The lizard immediately turned to stone and became the island of Dia. The island can be seen from Knossos and it has the shape of a giant lizard.

The islets of Lefkai were the result of a musical contest between the Sirens and the Muses.
The Muses were so anguished to have lost that they plucked the feathers from the wings of their rivals; the Sirens turned white and fell into the sea at Aptera ("featherless") where they formed the islands in the bay that were called Lefkai (the islands of Souda and Leon).
[40] Hercules, in one of his labors, took the Cretan bull to the Peloponnese. Europa and Zeus made love at Gortys and conceived the Kings of the Minoan civilization.
The labyrinth of the palace of Knossos has the myth of Theseus and the Minotaur where the Minotaur was slayed by Theseus. Icarus and Daedalus were captives of King Minos and crafted wings to escape. King Minos became a judge of the dead in Hades.

Archaeological Sites

There are a large number of archaeological sites which include the Minoan sites of Knossos and Phaistos,
the classical site of Gortys, and the diverse archaeology of the island of Koufonisi which includes Minoan, Roman,
and World War II ruins.

There are a number of museums throughout Crete.
The Heraklion Archaeological Museum displays most of the archaeological finds of the Minoan era.

Heraklion – The main city of Crete

Heraklion is the capital of Crete and one of the Mediterranean region's most fascinating and vibrant cities.
It is full of places to discover. With the current efforts to open up the wonderful mediaeval city centre, it speaks to us of a past full of history and great events that reflect its location at the crossroads of three continents.
The city is also the commercial and technological centre of the island. It has a strategic geopolitical position in the south-eastern Mediterranean Sea connecting three continents and many different cultures.
It offers a wealth of museums, a summer-long arts festival, historical sightseeing, amazing nightlife and events throughout the year.

Knossos

The Minoan palace is the main site of interest at Knossos, an important city in antiquity, which was inhabited continuously from the Neolithic period until the 5th c. AD.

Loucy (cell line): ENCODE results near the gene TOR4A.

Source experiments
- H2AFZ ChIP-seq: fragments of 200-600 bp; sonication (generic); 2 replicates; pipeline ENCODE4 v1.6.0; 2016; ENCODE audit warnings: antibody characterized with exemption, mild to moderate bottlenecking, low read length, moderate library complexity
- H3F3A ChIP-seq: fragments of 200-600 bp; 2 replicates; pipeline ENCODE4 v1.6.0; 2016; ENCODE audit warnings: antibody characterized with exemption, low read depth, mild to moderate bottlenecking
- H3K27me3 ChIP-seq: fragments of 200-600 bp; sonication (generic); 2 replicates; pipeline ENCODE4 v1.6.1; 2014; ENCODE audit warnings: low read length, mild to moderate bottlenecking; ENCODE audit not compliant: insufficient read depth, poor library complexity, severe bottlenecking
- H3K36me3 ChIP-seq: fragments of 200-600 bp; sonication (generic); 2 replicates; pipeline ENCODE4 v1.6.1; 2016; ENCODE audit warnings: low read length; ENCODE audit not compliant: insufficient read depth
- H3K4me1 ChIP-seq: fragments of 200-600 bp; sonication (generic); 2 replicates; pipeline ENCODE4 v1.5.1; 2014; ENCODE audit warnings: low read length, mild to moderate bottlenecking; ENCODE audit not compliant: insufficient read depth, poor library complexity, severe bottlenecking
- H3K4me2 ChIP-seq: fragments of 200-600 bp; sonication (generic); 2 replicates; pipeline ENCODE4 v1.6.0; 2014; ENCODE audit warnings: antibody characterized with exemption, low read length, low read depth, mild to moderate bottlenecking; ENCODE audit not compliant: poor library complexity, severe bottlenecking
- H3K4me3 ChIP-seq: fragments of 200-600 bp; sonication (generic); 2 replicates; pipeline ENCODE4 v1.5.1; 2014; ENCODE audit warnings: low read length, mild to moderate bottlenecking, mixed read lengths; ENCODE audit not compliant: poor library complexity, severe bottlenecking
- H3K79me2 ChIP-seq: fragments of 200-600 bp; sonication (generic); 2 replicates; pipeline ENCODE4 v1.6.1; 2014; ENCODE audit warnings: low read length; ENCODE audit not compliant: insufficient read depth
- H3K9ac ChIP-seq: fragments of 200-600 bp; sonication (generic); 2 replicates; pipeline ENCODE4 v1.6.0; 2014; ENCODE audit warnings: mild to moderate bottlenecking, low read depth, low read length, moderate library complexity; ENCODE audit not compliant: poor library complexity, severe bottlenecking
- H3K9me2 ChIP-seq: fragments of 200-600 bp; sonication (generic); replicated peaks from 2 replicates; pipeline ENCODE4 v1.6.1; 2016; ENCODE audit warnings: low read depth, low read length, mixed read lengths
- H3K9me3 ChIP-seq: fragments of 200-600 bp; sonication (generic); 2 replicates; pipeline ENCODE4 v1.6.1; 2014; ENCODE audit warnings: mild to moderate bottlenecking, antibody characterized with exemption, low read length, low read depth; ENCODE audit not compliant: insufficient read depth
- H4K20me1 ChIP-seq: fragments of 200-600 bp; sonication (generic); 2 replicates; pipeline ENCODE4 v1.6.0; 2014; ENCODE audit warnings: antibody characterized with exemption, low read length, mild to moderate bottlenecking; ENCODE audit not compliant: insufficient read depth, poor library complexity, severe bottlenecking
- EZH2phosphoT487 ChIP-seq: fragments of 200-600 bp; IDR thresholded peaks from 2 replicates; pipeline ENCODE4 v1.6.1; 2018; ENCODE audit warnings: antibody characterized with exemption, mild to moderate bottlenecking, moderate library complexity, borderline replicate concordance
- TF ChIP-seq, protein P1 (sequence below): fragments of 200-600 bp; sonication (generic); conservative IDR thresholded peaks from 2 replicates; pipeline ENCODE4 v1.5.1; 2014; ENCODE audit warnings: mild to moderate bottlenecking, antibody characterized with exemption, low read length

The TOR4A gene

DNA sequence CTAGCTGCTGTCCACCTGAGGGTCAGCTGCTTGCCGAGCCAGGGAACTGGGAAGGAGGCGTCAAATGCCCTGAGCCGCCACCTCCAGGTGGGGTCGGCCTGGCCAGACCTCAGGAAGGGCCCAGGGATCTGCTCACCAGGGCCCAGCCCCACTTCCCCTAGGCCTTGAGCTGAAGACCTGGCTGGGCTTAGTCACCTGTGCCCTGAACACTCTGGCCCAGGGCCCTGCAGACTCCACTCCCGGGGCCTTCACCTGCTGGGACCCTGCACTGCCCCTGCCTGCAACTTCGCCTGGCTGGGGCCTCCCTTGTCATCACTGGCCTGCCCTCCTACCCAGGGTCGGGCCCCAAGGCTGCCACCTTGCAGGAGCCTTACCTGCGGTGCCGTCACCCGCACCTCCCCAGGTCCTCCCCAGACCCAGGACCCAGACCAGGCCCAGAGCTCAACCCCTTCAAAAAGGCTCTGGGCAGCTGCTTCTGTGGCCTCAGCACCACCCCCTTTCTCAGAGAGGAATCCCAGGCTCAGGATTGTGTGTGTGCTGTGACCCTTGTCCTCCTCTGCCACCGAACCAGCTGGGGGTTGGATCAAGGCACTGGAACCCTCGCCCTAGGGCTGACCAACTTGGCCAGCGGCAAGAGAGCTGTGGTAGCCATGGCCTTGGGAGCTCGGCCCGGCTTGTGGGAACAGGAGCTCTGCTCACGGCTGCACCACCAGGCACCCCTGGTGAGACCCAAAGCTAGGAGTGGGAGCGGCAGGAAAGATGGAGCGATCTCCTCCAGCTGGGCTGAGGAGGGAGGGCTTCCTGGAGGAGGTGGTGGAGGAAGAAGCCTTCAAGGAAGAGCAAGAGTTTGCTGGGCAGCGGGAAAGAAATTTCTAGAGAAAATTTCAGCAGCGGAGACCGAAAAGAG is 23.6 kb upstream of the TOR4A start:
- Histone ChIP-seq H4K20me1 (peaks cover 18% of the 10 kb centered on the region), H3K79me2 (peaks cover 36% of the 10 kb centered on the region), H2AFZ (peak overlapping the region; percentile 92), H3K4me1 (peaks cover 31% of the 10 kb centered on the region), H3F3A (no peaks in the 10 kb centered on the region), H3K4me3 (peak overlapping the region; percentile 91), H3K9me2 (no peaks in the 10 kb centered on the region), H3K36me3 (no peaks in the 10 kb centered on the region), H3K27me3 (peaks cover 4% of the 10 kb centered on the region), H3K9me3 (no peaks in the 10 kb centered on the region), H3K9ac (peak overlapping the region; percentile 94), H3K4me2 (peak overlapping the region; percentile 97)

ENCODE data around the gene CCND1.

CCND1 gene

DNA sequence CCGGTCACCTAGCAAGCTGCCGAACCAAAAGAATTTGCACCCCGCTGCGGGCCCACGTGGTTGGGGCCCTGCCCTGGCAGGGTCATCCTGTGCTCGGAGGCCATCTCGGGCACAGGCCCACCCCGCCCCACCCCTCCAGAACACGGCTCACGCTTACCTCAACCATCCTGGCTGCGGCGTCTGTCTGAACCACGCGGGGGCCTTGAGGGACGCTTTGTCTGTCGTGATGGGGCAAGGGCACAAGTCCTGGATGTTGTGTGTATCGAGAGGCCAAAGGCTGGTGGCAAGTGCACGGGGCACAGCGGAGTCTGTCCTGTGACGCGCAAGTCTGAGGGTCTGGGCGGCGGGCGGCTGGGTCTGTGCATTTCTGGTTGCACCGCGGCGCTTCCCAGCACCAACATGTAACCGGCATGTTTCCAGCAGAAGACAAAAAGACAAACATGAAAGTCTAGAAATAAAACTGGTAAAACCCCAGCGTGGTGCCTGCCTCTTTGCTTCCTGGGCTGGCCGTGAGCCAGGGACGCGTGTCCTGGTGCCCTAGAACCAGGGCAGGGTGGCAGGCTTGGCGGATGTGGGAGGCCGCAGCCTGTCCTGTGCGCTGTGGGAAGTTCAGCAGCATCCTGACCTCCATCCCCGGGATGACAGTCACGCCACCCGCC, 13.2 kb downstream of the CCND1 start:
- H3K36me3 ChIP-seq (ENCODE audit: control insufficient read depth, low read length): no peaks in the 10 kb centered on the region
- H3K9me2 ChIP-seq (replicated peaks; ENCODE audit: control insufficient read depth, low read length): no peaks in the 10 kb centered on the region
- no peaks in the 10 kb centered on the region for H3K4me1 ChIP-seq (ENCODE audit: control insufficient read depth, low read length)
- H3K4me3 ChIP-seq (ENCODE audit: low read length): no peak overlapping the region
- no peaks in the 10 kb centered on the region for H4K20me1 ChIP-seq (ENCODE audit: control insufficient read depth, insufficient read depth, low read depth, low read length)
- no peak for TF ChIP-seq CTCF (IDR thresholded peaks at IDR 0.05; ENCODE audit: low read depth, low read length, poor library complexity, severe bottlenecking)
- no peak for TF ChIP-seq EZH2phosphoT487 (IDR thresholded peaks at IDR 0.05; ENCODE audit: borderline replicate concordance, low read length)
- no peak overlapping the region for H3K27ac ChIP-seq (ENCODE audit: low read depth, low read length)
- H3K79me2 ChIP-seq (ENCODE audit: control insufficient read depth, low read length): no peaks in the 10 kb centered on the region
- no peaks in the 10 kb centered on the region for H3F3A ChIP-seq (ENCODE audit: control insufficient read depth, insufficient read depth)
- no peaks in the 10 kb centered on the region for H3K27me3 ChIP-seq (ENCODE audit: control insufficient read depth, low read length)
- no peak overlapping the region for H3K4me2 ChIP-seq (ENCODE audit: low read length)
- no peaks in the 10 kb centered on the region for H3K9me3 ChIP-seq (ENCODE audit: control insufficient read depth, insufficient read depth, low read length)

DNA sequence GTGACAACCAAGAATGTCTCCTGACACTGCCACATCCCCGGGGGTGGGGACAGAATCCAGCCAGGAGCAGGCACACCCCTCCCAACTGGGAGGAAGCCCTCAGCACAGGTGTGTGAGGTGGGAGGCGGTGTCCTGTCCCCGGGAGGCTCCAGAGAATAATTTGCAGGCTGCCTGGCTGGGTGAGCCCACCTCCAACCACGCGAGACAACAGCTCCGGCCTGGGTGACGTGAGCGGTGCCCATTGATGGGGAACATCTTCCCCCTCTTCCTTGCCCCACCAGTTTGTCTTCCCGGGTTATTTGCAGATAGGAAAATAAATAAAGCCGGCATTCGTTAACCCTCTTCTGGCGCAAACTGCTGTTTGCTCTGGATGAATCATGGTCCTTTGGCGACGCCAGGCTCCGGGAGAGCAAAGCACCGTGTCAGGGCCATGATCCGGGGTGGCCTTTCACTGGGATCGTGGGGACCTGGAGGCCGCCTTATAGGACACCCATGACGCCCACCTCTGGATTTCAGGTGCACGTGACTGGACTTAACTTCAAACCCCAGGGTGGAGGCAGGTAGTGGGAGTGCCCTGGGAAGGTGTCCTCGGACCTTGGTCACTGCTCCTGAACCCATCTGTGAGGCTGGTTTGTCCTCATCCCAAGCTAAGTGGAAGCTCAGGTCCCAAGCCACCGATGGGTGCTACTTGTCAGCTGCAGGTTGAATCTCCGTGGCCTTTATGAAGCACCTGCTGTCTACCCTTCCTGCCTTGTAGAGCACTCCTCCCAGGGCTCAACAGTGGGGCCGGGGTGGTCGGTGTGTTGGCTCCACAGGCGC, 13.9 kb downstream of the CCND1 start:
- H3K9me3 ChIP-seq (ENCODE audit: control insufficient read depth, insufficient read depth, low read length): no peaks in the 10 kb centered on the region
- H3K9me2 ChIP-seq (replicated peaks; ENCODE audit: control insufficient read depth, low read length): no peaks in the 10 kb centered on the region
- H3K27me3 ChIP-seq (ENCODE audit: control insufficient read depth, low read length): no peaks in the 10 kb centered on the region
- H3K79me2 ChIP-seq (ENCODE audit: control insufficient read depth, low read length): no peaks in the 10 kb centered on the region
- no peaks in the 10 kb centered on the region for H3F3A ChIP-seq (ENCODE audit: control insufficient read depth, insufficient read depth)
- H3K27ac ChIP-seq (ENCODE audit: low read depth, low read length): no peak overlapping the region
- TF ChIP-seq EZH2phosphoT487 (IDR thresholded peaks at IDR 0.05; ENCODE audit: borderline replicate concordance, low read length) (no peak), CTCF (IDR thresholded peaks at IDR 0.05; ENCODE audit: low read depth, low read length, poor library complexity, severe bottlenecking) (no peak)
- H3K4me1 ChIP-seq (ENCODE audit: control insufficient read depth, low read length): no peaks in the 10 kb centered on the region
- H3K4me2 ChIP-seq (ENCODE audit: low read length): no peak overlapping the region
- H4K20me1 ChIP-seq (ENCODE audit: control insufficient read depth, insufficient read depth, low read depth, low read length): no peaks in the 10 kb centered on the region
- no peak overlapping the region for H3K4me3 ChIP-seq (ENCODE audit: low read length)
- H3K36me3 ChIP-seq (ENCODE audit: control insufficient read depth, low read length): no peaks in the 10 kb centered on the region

The palace was built on the Kephala hill and had easy access to the sea and the Cretan interior.

According to tradition, it was the seat of the wise king Minos.
The Palace of Knossos is connected with thrilling legends, such as the myth of the Labyrinth, with the Minotaur, and the story of Daidalos and Ikaros.

It was a multi-storey building covering an area of 20.000 square meters.

Hersonissos

Located in the prefecture of Heraklion, the town of Hersonissos, where the EUROMAR 2013 will take place, is conveniently located in the center of the island of Crete, offering numerous opportunities for visiting the beautiful surroundings.
The city of Heraklion is just over 30 minutes away and the idyllic city of Agios Nikolaos is also nearby. The original community of Old Hersonissos and of two other picturesque villages, Piskopiano and Koutouloufari are nesteied in the foothills, overlooking the busy town of Hersonissos.
Those villages along with the communities of Anissaras, Potamies, Avdou, Gonies and Kera form the Municipality of Hersonissos.

The island

Crete, at the most southern part of Europe is an ideal place for vacations and one of the most popular holiday destinations in Greece. The island with the crystal clear sandy beaches, sunny
9 months a year, makes it the perfect place for rest and entertainment.

Visit the museums and the palaces of the oldest civilisation in Europe, play golf, enjoy the Mediterranean food, do walks or just rest at one of the dozens beaches of the island.
The exploration of the southern part of Crete with its lovely beaches is a highly recommended experience.


Crete, the birth land of Zeus, the land of minotaurus, the land of the ancient kings.

Links:
http://www.cretanbeaches.com/
http://en.wikipedia.org/wiki/Heraklion
http://en.wikipedia.org/wiki/Hersonissos
http://en.wikipedia.org/wiki/Agios_Nikolaos,_Crete
http://en.wikipedia.org/wiki/Rethymnon
http://en.wikipedia.org/wiki/Chania